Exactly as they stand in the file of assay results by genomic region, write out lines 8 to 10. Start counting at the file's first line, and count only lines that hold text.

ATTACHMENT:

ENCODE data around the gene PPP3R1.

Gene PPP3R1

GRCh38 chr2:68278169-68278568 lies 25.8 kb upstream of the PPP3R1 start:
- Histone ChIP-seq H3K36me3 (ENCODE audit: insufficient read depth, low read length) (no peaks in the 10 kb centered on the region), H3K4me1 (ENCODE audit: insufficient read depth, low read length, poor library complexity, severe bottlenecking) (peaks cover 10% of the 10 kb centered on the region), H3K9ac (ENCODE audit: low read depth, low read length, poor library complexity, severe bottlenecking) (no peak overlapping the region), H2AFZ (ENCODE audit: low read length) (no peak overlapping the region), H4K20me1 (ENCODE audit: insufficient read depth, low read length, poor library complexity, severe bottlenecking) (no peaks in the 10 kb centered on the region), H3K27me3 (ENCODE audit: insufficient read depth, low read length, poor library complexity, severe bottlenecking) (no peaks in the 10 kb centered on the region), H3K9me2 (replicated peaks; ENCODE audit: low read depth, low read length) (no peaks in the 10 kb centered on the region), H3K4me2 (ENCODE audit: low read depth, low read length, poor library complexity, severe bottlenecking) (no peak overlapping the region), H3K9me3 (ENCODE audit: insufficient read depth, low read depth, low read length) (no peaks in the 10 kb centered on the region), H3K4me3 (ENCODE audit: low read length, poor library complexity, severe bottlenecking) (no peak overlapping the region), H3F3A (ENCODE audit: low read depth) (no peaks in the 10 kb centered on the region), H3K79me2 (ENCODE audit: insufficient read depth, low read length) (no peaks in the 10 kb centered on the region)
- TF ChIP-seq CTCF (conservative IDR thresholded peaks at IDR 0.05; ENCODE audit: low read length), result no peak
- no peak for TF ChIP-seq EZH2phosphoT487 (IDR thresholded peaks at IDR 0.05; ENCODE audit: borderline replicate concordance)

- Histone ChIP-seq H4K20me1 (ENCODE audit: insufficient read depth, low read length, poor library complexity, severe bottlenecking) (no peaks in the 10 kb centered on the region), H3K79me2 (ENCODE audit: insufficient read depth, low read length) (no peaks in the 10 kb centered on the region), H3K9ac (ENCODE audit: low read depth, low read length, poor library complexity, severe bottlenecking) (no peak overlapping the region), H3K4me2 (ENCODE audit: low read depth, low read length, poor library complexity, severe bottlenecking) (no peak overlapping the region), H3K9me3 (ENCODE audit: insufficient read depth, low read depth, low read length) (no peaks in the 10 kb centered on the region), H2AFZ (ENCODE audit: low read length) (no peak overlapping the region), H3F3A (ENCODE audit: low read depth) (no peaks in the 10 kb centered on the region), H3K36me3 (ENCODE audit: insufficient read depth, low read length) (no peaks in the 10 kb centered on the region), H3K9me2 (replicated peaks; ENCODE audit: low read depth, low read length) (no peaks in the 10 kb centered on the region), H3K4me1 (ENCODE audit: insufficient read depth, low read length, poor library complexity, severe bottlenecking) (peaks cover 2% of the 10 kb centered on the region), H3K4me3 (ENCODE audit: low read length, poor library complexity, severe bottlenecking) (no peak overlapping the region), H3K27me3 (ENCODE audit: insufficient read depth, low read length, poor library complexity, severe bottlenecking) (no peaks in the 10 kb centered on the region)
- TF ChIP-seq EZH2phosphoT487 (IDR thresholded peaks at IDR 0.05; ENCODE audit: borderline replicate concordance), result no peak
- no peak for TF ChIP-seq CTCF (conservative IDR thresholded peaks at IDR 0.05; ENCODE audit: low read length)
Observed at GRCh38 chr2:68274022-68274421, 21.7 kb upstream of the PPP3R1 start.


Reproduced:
- TF ChIP-seq EZH2phosphoT487 (IDR thresholded peaks at IDR 0.05; ENCODE audit: borderline replicate concordance), result no peak
- no peak for TF ChIP-seq CTCF (conservative IDR thresholded peaks at IDR 0.05; ENCODE audit: low read length)
Observed at GRCh38 chr2:68274022-68274421, 21.7 kb upstream of the PPP3R1 start.